Something New

It’s difficult to wrap one's mind around existential inquiries over reggae beats.

"So you don't date white guys?" asked one such guy, his declaration shoddily camouflaged as a query—so notably lacking the uncertain inflection all question marks demand. Bravado mixed with Bounty Killa. But how does one argue the affirmative in the face of hipster jeans all hyped up on Bob Marley and rum punch? In my case, I responded with a thin slice of stock answer so stale its edges have begun to crumble: "Umm, well, I don't not date white guys."

Which, in double-negative logic, actually makes a lot of sense. Because for approximately two weeks practically 10 years ago, while I was in college, I dated Spencer, a fellow co-ed of German descent by way of south Florida. In the beginning, I assumed we were just friends because, um, he was white. He lived on the floor below mine and The Simpsons was always on in the common room, so we became late-1990s-sitcom boos.

Then one Thursday night, coming back from a bagel run, Spencer tore off half his onion bagel with pepper jack and offered it to a hungry man on the sidewalk without provocation—or looking to me for points. I thought, This is the kind of man I could get behind if only he were … Come to find out he had been making steady inquiries to my better half (my roommate, Raquel) on whether or not I "dated white guys." She answered "no" automatically, but felt it wise to warn me nonetheless.

Eleven days of equal opportunity hooking up ensued. Raquel and I even went to a "gig" Spencer and his "band" were "playing" in a basement bar you could get into with good luck and smile. "Oh. My. God," she whispered as the two of us tried blending with the walls, too cool to be seen in that type of scene, "you're dating someone who plays the air guitar." And with that, my new-boy butterflies flew away with the invisible notes of Spencer's pretend strings. Although, the ones belonging to my heart were still taut with uncertainty. Cognitive dissonance never sounded so silent.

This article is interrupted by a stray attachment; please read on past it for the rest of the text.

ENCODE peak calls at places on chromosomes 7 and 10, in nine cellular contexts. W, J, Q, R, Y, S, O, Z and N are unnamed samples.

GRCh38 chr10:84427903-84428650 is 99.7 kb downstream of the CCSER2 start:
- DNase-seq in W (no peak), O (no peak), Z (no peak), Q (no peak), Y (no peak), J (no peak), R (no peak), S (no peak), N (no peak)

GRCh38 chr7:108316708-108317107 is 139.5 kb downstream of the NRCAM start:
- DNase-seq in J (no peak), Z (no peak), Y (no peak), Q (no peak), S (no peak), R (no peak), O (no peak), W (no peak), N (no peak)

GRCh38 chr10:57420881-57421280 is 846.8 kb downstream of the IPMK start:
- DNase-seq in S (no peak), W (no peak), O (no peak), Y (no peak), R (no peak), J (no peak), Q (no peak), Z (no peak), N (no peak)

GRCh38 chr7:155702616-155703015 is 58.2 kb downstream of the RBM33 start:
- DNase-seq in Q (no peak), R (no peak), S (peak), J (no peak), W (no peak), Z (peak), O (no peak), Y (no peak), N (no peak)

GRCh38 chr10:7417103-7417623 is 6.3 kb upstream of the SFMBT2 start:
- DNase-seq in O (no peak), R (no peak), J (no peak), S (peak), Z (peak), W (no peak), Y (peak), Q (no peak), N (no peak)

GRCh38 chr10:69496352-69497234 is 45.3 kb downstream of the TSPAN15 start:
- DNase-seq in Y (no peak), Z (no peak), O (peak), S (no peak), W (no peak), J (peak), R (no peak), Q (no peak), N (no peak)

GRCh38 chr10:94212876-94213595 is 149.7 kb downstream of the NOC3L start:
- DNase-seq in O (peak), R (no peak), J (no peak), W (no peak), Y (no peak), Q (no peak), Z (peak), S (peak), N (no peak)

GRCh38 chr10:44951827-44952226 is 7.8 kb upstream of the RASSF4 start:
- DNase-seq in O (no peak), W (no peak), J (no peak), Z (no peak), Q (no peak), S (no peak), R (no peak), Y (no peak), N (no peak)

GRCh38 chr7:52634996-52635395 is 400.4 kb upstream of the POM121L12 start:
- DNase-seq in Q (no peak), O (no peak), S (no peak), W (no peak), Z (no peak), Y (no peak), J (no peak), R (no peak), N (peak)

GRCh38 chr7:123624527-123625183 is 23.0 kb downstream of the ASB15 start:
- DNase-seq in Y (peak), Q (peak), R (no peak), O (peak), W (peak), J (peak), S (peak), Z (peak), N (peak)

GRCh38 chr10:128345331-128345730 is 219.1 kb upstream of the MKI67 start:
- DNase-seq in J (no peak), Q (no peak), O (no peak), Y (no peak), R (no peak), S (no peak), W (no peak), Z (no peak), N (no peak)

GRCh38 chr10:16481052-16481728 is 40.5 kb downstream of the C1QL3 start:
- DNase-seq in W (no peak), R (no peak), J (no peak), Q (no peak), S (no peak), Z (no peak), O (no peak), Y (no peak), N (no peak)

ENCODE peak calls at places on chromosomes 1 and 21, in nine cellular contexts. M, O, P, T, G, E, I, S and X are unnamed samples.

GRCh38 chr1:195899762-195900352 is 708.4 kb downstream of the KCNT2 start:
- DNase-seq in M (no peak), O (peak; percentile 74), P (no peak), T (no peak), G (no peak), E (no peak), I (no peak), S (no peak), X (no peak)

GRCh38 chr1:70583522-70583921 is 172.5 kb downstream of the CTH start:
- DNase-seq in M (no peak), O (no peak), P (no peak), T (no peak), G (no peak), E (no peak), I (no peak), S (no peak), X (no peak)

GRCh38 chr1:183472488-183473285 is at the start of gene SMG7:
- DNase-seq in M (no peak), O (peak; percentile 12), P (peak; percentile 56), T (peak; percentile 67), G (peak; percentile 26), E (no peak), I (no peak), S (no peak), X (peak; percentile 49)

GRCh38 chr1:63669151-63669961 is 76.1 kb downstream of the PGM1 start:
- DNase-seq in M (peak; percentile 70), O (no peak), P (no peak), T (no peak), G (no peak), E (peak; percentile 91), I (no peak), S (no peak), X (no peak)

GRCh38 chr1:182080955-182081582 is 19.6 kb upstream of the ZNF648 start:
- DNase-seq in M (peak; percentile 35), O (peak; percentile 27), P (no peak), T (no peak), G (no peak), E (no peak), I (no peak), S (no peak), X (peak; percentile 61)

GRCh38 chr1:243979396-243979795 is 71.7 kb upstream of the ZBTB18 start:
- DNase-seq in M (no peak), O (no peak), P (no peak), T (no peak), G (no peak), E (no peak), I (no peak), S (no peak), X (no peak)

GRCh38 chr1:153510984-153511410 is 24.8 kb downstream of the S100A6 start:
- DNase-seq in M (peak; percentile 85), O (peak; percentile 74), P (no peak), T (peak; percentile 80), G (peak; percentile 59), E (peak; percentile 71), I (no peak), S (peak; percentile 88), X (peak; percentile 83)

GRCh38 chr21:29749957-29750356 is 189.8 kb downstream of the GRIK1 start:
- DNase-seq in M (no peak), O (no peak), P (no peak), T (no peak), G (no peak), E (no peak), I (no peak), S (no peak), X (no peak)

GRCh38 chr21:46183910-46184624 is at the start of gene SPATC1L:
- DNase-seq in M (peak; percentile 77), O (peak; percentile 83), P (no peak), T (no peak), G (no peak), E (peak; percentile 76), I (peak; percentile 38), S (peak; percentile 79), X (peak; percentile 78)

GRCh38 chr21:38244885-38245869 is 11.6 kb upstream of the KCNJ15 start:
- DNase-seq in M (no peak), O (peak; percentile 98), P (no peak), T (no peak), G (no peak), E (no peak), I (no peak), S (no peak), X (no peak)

So skip ahead a few tracks to the new reggae spot on U Street and a white guy I’d just met who demanded to know why I was a social segregationist. "See, I don't understand why some women say that. Why limit yourself?" He asks this while wearing a scarf that would have been more than at home in my grandmommy's closet but still looked cool in that "I take full responsibility for wearing a glorified pashmina in public" sort of way. See, I like guys like that. But this guy?

Over a dancehall soundtrack, he went on to present his power points on dating without borders. And I just nodded, keeping time with Rayvon and Red Foxx while waiting for the familiar hook of every "date white guys" debate: "I mean, I've dated a ton of black girls."

OK, as long as we're trading coupling CVs, I'd like to add that I've also dated a ton of ass clowns, but I’m actively choosing not to make that a thing. Of course, I didn't actually say that because it's rude and bitchy and makes everyone uncomfortable by pointing out the offensive flaws of such a blanket statement, which dehumanizes black women by commodifying them as the products of some monolithic brand.